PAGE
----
The film’s climax then is less about a feminist assertion of empowerment built on rejecting culture, traditions and societal norms and constructs, and more about the Brahmin woman’s assertion of her value within the Brahmin family. English affords Shashi a Brahminical self-worth, not a transformative feminist one, and certainly not any notion of self-worth built on a radical, liberatory love with her partner. Shashi’s resistance therefore only goes so far as what Brahminism will allow her to change, and that cannot involve a challenge to Brahminism itself. Her learning of English therefore, upholds the epistemology of ignorance she has grown up with.
This brings me to my last point — the role of a globalized multi-racial modernity where the Brahmin constructs a new role for herself. That English Vinglish was celebrated as a feminist film comes through a very specific realignment of caste with race in film, which the Brahmin woman engineers. Shashi’s English class is a veritable rainbow in its racial diversity, but something interesting happens in the realm of social/class dynamics. Be it a Mexican nanny, a Pakistani cab driver, a Chinese hairdresser, a French chef, or the African-Caribbean man whose job isn’t specified, the English classroom is predominantly dominated by working-class people of colour (POC). The exceptions to this are a Tamil software engineer, Ramamurthy, and Shashi herself. The two Indians in the room are both savarnas (if not Brahmins, as Ramamurthy is an ambiguous enough caste-surname). Learning English thus becomes a cultural ground on which certain unities are fashioned, but that of savarna-bourgeois Indians and working-class POC is an unusual one indeed. The orthodox Brahmin response to such labourers, as well as racial hierarchies, would be one of judgment and rejection — Brahmins have always looked down upon labouring classes without exception. However, Shashi’s position as a devalued Brahmin woman (and Ramamurthy’s as a non-English speaking brown immigrant), as well as the “modern-in-the-making” Brahmin requires her to have a far more open-minded response.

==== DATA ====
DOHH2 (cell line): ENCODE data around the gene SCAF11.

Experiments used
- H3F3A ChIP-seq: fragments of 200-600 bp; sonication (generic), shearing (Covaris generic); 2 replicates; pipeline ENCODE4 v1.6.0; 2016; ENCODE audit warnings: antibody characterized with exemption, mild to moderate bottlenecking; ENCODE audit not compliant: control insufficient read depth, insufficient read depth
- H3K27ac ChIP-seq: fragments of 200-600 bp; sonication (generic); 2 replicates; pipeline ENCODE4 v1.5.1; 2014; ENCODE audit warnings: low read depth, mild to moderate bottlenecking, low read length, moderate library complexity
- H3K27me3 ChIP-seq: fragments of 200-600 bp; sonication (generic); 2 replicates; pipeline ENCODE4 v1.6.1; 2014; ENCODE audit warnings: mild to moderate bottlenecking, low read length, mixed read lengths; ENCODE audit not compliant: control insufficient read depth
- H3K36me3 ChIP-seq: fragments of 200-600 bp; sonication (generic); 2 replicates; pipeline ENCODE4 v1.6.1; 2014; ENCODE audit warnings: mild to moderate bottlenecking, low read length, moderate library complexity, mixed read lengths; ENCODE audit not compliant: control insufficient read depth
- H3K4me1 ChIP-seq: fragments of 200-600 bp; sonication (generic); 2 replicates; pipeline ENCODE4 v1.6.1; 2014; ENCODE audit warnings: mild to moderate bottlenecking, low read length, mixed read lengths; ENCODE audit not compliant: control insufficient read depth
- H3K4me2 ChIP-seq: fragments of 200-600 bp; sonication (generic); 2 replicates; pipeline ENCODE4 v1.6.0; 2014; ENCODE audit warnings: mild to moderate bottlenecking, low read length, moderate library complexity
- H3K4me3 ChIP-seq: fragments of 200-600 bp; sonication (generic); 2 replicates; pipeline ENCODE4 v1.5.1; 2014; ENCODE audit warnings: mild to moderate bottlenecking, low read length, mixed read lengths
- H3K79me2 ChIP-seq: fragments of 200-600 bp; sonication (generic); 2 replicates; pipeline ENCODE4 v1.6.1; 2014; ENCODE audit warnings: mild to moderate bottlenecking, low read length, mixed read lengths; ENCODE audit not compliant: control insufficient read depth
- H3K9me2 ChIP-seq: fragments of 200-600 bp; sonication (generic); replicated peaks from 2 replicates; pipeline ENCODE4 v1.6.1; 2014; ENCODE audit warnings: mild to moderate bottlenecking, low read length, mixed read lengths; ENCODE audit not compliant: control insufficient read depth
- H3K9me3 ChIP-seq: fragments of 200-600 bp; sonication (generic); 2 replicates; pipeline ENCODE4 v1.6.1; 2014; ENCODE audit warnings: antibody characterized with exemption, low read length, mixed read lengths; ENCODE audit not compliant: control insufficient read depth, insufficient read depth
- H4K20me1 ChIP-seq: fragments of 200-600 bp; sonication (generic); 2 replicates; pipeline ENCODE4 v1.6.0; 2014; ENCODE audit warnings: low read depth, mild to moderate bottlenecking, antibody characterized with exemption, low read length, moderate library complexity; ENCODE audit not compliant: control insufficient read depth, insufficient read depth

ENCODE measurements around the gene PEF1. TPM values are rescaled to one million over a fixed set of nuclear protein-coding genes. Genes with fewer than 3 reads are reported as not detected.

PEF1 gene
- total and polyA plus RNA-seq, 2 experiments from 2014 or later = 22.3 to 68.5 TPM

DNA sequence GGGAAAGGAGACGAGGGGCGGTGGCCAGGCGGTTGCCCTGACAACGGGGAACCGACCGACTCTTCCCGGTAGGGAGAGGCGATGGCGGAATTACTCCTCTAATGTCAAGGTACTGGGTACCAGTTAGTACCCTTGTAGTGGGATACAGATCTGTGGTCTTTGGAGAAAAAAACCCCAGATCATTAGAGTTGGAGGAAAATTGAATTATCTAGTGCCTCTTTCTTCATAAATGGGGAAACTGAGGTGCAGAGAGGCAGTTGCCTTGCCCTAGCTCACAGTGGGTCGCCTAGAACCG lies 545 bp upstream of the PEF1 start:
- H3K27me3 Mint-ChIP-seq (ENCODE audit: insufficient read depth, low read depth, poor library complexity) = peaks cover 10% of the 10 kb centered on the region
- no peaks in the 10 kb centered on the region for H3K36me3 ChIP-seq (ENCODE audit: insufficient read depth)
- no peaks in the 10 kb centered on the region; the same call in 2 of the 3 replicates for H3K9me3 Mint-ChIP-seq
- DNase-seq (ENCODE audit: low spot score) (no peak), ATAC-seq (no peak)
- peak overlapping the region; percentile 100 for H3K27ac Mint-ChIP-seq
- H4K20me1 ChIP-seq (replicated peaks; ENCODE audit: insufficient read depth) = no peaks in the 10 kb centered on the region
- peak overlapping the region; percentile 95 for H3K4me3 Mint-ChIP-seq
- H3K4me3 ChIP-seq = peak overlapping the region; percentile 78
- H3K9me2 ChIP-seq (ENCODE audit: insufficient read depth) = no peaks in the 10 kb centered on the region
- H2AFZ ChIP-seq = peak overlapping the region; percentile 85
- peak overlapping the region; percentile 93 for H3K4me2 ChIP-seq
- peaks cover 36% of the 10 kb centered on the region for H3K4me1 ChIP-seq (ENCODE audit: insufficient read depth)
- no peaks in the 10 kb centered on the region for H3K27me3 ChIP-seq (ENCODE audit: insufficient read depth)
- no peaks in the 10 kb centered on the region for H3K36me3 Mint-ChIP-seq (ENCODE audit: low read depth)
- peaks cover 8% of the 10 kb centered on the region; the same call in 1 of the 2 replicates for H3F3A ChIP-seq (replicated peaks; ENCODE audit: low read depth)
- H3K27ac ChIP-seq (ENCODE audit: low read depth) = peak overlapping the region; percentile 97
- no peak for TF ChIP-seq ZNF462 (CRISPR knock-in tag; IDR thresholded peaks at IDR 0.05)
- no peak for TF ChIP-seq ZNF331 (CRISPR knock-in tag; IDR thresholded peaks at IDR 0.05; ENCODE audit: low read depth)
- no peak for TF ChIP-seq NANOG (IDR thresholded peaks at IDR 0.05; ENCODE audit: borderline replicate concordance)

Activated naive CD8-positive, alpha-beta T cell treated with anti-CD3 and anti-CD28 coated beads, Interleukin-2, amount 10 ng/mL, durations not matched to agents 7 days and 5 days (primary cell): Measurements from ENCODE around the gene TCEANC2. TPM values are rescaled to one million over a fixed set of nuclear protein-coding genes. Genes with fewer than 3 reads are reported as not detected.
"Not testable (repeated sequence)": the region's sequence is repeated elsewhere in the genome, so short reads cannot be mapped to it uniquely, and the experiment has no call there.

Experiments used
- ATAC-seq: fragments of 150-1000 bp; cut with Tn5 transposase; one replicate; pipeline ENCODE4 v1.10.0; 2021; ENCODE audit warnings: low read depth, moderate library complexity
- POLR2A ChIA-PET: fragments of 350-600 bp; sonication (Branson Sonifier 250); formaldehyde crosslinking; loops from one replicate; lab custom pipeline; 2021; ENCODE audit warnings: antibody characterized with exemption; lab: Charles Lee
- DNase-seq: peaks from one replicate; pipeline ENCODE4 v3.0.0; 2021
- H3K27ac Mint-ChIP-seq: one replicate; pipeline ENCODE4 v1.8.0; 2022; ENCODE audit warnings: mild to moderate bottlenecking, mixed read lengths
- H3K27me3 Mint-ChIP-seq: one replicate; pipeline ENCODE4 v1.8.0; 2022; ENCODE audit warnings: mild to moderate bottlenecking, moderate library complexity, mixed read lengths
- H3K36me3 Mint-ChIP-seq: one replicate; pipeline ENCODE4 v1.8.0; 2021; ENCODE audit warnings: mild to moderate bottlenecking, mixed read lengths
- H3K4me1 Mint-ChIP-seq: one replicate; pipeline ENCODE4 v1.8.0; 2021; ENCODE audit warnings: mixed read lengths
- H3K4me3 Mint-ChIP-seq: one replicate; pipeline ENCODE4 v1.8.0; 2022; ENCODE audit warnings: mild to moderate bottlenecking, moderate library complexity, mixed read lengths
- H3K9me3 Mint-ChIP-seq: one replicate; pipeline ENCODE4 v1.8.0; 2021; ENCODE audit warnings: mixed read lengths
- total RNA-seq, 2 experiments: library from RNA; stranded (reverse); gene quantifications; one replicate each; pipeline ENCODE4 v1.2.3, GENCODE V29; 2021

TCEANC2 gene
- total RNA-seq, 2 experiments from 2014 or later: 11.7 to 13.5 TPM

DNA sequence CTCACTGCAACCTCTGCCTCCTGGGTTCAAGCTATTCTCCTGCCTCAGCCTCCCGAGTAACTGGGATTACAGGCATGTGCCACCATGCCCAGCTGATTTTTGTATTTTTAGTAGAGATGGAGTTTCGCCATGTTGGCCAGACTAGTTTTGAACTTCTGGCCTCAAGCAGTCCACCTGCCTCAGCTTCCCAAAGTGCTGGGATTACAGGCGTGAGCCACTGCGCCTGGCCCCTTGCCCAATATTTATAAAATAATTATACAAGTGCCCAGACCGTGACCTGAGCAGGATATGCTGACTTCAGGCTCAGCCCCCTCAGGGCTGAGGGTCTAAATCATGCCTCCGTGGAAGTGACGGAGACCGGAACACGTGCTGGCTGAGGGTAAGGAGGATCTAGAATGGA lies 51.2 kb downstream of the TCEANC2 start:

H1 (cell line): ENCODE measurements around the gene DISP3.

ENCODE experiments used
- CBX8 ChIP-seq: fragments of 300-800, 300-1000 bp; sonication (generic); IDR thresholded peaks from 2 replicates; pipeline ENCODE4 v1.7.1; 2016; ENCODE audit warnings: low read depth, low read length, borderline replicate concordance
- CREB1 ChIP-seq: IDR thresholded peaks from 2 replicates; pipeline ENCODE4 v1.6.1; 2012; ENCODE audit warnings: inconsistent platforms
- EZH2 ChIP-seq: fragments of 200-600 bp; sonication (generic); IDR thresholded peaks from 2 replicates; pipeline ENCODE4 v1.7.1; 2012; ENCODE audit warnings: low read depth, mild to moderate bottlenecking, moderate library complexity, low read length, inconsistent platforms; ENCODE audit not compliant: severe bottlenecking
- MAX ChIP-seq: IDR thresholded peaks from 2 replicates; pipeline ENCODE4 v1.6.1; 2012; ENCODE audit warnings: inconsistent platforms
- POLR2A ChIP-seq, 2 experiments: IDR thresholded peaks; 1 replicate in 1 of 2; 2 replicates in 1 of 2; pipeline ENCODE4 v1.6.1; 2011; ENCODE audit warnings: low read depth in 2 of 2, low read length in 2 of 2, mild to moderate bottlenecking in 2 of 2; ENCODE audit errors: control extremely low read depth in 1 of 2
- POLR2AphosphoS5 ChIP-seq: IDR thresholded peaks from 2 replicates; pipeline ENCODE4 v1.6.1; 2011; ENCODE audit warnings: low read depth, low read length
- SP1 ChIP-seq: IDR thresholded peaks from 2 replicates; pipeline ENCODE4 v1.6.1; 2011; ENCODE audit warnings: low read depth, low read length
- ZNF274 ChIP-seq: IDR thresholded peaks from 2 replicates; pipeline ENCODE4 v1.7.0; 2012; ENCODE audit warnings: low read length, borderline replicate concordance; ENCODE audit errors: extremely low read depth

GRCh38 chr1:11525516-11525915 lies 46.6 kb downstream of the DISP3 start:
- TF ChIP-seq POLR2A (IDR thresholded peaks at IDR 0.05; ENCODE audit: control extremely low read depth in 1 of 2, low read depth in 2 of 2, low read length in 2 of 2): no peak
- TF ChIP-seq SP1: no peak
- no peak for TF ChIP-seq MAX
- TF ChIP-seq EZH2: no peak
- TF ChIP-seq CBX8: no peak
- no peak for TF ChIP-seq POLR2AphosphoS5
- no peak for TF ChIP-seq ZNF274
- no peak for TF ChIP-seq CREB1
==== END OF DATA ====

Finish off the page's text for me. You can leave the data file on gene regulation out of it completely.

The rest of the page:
And so be it the white gay teacher, or in accepting the value of everyone’s working-class labour, Shashi’s attitude is one of universal acceptance of the other, while also defining the self dialectically through the other. This is an important strategy of contemporary Brahmins in the diaspora particularly, suggesting that the Brahmin has become a protean category among castes. S/he has to be produced and reproduced constantly — in reference to other castes, other faiths, others communities, other genders, all the Others. So for Shashi, this comes about when we see her English project is about self-validation in the domestic space, while for the rest of the class, it is about material, professional benefits in the public sphere; for Shashi, English is about respect within the home, for the rest of the class, it is about social capital in the workplace. And the globalized unities built across these differences of private and public, is a temporary accommodation the Brahmin woman is able to make to actualize her own needs. The Brahmin woman today can therefore temporarily suspend or regulate caste norms based on his/her own vulnerabilities and for his/her immediate benefit, underscoring the fluctuating protean nature of these norms themselves. To deconstruct Brahminism, we then have to find these specific points of rupture, of disruption, where the Brahmin breaks pattern and role. Annihilating caste is thus a process that requires constant vigilance in noting the moments of rupture.
There can be more readings that can be made of the narratives in English-Vinglish: what the desire of the white Frenchman Laurent signifies for Shashi, the role that the mother-in-law plays in encouraging Shashi’s brief escapes from the domestic, the significance of Shashi’s savarna American nieces as a contrast to her own position, etc., and they should be scrutinized through the caste-race-gender lens. But I will stop, and only emphasize that Bollywood reviewers confuse savarna female-centric films with feminist filmmaking, particularly in the cases of films like English Vinglish and Queen. The ideological landscape of Bollywood is so arid, that any attention to the female worldview can feel radical. But Shashi and Rani are very specific instances of the protected upper-caste woman whose freedom is constantly negotiated and compromised within the dominant structures of the caste-patriarchal Hindu family, and never in defiance of them. The interesting thing is however, that the personal identity seems to be reworked through the public — a Euro-American white public — and that is changing how Brahmins, particularly Brahmin women are reshaping caste power to claim a female-centric space for themselves.
In the next part of this series, I zoom in more in the intimate space of sex, love, and marriage… with more popular cinema.